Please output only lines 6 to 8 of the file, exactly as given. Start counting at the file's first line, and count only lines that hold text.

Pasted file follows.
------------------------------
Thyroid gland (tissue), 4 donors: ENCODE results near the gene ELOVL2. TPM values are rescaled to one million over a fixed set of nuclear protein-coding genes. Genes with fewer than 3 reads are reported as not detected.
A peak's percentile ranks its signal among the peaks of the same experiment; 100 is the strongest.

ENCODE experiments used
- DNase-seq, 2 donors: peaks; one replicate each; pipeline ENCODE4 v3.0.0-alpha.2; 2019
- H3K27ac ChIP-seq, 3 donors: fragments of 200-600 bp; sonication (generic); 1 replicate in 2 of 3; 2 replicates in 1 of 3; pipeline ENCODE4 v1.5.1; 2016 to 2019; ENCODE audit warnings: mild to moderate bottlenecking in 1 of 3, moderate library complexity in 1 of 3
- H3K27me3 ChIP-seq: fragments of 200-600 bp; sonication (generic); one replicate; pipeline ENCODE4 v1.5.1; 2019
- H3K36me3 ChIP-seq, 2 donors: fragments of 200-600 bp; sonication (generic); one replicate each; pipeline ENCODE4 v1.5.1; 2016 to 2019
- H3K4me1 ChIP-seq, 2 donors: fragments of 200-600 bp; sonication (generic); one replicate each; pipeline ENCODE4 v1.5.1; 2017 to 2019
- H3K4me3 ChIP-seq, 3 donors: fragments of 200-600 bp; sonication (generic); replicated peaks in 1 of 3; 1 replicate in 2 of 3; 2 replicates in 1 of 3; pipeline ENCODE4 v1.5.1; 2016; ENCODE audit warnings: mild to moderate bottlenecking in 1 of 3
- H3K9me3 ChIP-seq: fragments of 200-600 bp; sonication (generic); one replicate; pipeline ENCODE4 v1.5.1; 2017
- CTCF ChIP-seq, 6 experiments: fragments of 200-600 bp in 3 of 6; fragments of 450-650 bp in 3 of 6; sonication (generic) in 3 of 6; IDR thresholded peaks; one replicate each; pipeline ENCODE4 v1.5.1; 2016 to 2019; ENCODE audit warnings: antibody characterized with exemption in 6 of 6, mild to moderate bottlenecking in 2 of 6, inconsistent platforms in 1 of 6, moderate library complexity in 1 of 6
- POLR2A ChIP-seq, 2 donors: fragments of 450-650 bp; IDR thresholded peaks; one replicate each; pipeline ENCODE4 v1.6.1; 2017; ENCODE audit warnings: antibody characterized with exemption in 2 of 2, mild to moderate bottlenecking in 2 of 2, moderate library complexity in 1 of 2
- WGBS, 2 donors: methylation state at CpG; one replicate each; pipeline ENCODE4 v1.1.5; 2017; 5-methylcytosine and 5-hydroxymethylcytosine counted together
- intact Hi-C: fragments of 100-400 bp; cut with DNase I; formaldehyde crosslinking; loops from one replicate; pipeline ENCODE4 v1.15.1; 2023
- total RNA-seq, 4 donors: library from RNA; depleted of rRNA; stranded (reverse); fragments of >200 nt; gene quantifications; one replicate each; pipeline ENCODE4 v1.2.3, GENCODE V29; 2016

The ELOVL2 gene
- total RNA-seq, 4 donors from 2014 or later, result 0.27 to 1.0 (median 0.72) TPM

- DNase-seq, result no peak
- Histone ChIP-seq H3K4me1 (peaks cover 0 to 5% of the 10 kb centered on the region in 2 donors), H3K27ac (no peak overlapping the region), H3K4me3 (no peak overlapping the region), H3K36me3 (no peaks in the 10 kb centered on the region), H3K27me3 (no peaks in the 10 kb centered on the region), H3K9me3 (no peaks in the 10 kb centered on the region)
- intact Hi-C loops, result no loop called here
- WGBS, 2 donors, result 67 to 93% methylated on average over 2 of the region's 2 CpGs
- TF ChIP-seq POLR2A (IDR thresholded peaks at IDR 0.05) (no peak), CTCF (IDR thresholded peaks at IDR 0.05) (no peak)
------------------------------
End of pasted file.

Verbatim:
- H3K27me3 ChIP-seq: fragments of 200-600 bp; sonication (generic); one replicate; pipeline ENCODE4 v1.5.1; 2019
- H3K36me3 ChIP-seq, 2 donors: fragments of 200-600 bp; sonication (generic); one replicate each; pipeline ENCODE4 v1.5.1; 2016 to 2019
- H3K4me1 ChIP-seq, 2 donors: fragments of 200-600 bp; sonication (generic); one replicate each; pipeline ENCODE4 v1.5.1; 2017 to 2019